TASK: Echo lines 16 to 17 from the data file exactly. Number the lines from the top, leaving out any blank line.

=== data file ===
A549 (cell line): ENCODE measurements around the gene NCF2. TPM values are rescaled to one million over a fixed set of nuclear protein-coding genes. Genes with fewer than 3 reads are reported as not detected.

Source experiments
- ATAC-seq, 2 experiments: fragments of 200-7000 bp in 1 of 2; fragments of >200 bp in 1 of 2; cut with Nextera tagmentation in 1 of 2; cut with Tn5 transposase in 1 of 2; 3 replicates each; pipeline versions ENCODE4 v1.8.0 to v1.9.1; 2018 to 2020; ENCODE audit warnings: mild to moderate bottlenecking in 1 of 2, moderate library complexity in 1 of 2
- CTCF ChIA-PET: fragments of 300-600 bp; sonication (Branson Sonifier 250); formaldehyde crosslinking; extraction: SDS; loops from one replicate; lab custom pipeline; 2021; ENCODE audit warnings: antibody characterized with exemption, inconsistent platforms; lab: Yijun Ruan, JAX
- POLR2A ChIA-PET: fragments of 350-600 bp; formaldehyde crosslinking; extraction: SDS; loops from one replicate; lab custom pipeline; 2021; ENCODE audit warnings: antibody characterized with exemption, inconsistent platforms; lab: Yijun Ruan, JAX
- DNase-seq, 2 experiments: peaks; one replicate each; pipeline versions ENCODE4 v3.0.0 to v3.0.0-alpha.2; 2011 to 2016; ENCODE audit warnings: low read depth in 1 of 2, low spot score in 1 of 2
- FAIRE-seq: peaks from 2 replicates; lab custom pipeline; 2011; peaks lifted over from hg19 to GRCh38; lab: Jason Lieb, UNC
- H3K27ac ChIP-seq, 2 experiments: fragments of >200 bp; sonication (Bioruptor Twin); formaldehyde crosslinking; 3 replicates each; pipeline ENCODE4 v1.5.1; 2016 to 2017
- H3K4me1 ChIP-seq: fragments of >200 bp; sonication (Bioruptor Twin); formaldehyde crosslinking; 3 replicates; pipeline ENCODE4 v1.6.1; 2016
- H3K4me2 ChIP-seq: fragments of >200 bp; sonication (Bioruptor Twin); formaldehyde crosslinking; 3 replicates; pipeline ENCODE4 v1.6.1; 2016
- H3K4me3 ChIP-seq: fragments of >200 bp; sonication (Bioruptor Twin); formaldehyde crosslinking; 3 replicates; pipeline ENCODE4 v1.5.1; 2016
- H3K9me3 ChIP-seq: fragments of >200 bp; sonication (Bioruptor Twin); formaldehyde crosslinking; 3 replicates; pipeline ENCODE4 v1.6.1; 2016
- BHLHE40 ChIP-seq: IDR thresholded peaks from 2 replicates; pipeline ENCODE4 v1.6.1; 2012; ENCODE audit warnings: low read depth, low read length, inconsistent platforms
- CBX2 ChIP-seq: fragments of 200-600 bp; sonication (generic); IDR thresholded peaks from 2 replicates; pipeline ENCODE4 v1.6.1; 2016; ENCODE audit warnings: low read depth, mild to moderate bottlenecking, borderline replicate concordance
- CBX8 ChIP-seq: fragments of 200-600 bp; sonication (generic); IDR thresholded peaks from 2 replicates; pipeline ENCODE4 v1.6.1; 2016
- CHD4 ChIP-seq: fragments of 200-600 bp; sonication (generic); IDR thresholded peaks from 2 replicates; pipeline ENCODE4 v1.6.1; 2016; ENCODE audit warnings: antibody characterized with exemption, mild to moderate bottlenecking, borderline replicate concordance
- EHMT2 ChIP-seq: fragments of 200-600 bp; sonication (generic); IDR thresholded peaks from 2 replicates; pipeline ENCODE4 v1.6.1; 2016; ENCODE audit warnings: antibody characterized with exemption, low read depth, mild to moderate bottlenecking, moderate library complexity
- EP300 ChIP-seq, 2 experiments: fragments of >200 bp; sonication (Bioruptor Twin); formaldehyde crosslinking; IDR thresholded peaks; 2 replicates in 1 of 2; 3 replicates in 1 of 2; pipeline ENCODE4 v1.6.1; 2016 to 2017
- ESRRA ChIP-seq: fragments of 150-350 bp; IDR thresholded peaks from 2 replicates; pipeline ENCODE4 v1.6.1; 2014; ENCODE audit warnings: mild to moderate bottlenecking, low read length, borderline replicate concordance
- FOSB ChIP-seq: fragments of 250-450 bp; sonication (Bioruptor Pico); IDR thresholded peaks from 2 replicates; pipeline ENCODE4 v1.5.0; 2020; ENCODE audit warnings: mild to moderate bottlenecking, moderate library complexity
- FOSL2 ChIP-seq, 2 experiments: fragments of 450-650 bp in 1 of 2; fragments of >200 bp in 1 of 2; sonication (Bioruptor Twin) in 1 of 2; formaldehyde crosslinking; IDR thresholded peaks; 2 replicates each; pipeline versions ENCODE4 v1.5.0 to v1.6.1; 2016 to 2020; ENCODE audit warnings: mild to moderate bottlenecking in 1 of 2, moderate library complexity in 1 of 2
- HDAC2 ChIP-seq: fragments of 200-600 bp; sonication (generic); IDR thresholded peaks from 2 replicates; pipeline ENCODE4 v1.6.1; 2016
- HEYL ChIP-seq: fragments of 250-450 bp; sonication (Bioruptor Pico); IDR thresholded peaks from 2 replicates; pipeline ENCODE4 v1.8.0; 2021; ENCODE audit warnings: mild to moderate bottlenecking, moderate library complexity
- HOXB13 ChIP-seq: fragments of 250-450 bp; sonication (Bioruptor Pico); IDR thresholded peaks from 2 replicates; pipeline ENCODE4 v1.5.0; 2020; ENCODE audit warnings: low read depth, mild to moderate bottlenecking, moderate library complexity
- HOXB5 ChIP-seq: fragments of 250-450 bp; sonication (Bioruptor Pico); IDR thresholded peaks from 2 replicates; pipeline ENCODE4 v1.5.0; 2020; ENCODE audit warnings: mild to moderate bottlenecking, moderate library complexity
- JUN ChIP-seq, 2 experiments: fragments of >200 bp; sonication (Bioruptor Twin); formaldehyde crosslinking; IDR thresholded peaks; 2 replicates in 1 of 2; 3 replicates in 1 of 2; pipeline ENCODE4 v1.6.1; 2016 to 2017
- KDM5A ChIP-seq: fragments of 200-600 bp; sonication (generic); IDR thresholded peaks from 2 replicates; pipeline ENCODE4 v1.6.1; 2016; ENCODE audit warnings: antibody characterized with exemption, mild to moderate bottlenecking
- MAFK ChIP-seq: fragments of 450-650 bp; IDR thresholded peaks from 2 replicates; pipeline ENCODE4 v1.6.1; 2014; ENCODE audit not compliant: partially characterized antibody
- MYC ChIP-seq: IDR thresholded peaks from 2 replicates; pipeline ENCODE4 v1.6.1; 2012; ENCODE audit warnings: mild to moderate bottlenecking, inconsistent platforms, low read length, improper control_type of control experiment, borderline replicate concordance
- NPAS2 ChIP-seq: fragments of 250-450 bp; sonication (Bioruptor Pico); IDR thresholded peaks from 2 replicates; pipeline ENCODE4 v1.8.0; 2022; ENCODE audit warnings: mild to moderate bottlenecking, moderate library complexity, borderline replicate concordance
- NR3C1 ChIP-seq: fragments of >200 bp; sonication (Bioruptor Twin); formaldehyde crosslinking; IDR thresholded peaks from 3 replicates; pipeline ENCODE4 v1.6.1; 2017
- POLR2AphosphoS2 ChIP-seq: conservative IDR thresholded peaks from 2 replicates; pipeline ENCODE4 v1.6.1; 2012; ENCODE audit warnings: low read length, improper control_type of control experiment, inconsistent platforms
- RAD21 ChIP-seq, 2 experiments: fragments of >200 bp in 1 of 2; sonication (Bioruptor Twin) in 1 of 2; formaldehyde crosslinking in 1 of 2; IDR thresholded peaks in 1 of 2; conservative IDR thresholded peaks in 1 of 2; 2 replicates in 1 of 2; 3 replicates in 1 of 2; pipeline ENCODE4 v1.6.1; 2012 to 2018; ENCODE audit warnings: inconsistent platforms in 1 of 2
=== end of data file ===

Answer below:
- CHD4 ChIP-seq: fragments of 200-600 bp; sonication (generic); IDR thresholded peaks from 2 replicates; pipeline ENCODE4 v1.6.1; 2016; ENCODE audit warnings: antibody characterized with exemption, mild to moderate bottlenecking, borderline replicate concordance
- EHMT2 ChIP-seq: fragments of 200-600 bp; sonication (generic); IDR thresholded peaks from 2 replicates; pipeline ENCODE4 v1.6.1; 2016; ENCODE audit warnings: antibody characterized with exemption, low read depth, mild to moderate bottlenecking, moderate library complexity